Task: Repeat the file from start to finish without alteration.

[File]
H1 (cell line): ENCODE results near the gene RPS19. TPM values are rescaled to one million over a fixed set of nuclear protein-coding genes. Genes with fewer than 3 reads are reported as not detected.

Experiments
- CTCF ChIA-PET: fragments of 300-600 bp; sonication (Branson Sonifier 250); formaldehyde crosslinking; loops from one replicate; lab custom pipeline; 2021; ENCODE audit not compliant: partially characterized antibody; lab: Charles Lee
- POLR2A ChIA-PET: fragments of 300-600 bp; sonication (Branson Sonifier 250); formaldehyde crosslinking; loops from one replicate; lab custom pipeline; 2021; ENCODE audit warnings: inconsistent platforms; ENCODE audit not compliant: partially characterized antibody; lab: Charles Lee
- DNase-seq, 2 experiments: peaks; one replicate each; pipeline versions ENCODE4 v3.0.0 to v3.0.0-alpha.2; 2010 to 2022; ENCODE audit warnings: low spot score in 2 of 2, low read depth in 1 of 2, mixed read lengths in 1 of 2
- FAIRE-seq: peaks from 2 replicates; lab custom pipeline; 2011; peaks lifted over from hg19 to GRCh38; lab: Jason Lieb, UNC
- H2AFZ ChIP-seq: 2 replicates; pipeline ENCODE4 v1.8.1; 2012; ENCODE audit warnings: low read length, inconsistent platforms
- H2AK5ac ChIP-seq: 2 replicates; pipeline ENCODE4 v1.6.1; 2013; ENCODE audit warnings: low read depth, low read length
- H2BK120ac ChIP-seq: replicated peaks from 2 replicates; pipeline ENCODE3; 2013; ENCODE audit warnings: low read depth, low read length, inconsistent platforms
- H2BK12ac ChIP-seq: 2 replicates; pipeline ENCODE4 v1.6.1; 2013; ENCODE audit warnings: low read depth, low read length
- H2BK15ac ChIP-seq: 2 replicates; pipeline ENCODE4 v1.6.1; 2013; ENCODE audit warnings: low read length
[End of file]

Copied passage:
H1 (cell line): ENCODE results near the gene RPS19. TPM values are rescaled to one million over a fixed set of nuclear protein-coding genes. Genes with fewer than 3 reads are reported as not detected.

Experiments
- CTCF ChIA-PET: fragments of 300-600 bp; sonication (Branson Sonifier 250); formaldehyde crosslinking; loops from one replicate; lab custom pipeline; 2021; ENCODE audit not compliant: partially characterized antibody; lab: Charles Lee
- POLR2A ChIA-PET: fragments of 300-600 bp; sonication (Branson Sonifier 250); formaldehyde crosslinking; loops from one replicate; lab custom pipeline; 2021; ENCODE audit warnings: inconsistent platforms; ENCODE audit not compliant: partially characterized antibody; lab: Charles Lee
- DNase-seq, 2 experiments: peaks; one replicate each; pipeline versions ENCODE4 v3.0.0 to v3.0.0-alpha.2; 2010 to 2022; ENCODE audit warnings: low spot score in 2 of 2, low read depth in 1 of 2, mixed read lengths in 1 of 2
- FAIRE-seq: peaks from 2 replicates; lab custom pipeline; 2011; peaks lifted over from hg19 to GRCh38; lab: Jason Lieb, UNC
- H2AFZ ChIP-seq: 2 replicates; pipeline ENCODE4 v1.8.1; 2012; ENCODE audit warnings: low read length, inconsistent platforms
- H2AK5ac ChIP-seq: 2 replicates; pipeline ENCODE4 v1.6.1; 2013; ENCODE audit warnings: low read depth, low read length
- H2BK120ac ChIP-seq: replicated peaks from 2 replicates; pipeline ENCODE3; 2013; ENCODE audit warnings: low read depth, low read length, inconsistent platforms
- H2BK12ac ChIP-seq: 2 replicates; pipeline ENCODE4 v1.6.1; 2013; ENCODE audit warnings: low read depth, low read length
- H2BK15ac ChIP-seq: 2 replicates; pipeline ENCODE4 v1.6.1; 2013; ENCODE audit warnings: low read length